Three House Republicans are pulling together information about how many states rely on versions of voter ID laws in their voting process as GOP lawmakers across the country push for stricter election integrity measures.
Reps. Virginia Foxx, James Comer, and Rodney Davis sent a letter Friday to the National Conference of State Legislatures, an association representing state lawmakers, asking for a full list of which states use voter ID laws, as well as which ones have voter ID proposals pending.
The debate over asking voters to prove their identity in order to cast a ballot heated up earlier this year when Georgia passed a voting law that extended ID requirements to mail-in voting.
The law demanded voters provide a driver’s license or Social Security number in order to request an absentee ballot, a requirement to which Democrats objected strenuously.
But after the failure of a major voting rights bill in Congress, some Democrats have embraced the idea of including a voting ID requirement in compromise legislation.
The House Republicans noted the shift in their letter seeking to build a list of where the requirements are in place.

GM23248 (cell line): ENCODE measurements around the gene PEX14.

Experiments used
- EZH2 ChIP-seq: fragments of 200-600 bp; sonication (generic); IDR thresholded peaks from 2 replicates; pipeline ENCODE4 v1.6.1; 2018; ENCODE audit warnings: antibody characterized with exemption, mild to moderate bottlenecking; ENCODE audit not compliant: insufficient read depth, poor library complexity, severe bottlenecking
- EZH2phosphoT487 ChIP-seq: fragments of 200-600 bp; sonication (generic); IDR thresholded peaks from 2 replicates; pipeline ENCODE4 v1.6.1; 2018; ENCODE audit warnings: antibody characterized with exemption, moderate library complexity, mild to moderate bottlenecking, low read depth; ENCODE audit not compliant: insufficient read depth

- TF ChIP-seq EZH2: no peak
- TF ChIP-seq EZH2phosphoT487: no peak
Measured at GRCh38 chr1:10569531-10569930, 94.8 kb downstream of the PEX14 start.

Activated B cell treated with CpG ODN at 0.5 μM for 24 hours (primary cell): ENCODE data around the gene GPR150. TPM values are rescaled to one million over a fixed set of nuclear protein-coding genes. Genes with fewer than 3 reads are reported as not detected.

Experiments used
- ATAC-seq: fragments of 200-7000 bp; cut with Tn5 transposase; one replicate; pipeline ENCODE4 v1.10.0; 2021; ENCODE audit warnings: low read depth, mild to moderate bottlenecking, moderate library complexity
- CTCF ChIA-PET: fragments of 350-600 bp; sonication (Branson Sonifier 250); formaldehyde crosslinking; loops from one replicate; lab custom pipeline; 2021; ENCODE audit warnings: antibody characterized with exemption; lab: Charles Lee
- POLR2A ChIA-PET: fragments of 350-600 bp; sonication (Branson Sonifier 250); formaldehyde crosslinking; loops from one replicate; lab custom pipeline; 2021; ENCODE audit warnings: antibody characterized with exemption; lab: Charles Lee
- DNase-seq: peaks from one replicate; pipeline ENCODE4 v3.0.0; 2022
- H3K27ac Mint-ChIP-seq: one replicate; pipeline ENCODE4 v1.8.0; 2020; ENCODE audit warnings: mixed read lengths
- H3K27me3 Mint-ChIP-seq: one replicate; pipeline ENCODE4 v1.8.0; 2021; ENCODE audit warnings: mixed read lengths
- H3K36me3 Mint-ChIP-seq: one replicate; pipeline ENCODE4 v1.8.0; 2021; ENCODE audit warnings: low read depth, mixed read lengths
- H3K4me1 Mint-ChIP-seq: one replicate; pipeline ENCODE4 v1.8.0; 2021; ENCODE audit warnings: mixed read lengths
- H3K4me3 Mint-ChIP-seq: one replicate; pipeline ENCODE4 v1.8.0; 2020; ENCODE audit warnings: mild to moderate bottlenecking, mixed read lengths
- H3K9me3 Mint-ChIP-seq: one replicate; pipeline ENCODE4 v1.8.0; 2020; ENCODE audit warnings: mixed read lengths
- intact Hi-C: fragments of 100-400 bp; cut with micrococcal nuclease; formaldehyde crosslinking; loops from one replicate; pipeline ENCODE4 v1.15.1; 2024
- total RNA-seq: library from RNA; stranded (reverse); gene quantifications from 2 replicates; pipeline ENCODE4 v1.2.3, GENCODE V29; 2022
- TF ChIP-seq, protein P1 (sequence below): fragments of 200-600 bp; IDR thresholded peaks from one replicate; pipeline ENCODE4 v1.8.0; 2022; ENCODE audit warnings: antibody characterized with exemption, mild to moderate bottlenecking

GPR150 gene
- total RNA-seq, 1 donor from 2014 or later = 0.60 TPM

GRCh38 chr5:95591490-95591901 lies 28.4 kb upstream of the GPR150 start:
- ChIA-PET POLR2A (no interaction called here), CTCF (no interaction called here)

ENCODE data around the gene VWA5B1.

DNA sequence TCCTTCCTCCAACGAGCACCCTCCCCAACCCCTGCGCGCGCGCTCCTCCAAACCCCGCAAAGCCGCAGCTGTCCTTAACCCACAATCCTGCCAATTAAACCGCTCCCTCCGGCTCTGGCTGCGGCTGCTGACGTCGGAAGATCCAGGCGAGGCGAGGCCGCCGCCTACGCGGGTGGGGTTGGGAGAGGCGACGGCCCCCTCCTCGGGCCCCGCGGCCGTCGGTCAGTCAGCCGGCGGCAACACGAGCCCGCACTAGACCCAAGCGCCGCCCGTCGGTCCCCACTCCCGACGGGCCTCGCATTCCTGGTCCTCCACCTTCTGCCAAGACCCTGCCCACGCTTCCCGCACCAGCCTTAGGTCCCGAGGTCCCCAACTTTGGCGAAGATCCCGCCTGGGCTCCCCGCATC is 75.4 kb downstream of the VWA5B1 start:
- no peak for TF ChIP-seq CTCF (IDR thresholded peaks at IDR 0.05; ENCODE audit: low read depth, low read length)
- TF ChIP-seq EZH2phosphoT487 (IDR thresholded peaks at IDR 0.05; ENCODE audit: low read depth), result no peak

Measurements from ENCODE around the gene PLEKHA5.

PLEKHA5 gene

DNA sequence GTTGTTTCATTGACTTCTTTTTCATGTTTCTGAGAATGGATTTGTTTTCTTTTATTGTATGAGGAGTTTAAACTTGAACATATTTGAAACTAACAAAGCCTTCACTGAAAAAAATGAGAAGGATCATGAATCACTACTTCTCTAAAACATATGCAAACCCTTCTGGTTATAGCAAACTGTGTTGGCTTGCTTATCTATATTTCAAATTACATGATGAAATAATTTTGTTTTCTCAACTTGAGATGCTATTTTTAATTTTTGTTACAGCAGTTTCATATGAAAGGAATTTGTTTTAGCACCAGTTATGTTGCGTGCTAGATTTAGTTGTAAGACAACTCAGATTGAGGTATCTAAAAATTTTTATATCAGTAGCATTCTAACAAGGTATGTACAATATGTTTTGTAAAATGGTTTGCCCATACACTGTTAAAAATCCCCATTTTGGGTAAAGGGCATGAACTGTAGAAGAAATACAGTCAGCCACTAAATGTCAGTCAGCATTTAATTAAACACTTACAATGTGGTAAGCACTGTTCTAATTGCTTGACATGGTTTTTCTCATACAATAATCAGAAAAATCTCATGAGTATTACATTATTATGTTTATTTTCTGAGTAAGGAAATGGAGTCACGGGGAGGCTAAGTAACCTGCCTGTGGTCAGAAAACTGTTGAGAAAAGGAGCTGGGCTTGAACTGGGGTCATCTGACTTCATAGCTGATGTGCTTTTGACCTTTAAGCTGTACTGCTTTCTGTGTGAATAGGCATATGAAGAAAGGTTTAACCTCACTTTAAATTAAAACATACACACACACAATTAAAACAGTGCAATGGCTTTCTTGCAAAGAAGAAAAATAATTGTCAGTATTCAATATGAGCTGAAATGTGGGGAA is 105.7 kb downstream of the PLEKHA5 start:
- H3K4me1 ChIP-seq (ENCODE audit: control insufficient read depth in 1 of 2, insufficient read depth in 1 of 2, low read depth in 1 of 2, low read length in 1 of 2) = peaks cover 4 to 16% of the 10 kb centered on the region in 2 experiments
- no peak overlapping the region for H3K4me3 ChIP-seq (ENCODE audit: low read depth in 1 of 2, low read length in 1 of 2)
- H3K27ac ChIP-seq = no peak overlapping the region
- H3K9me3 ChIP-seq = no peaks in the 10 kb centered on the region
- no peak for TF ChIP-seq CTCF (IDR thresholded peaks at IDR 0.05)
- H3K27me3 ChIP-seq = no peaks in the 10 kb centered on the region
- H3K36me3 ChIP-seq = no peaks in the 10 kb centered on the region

“There is increasing bipartisan support for requirements to show a photo identification before being permitted to cast a ballot,” they wrote. “Even Democrats who once opposed such measures are now signaling support, including former President Barack Obama and voter rights advocate Stacey Abrams.”
States that ask voters to prove their identity apply the requirements with varying levels of strictness, according to the National Conference of State Legislatures.
Some states require a photo ID to cast a ballot, while others allow alternative forms of documentation, such as a utility bill, to suffice.
State-level voting reforms returned to the spotlight earlier this month when Texas Democrats fled the Lone Star State to deny the legislature a quorum in order to block voting reform legislation.
That legislation would impose ID requirements on voters requesting an absentee ballot, like Georgia’s law does. If a Texas voter does not have a driver’s license or Social Security number, they can sign an affidavit swearing they have no other identification and still receive their absentee ballot.
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Democrats have accused Republicans of seeking to tighten voting rules without any evidence that elections face threats to justify the changes.
The Supreme Court, however, said in a ruling earlier this month related to Arizona voting laws that states don’t need to have uncovered fraud in order to pass laws aimed at preventing it.
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Original Author: Sarah Westwood
Original Location: House Republicans seek to boost case for voter ID laws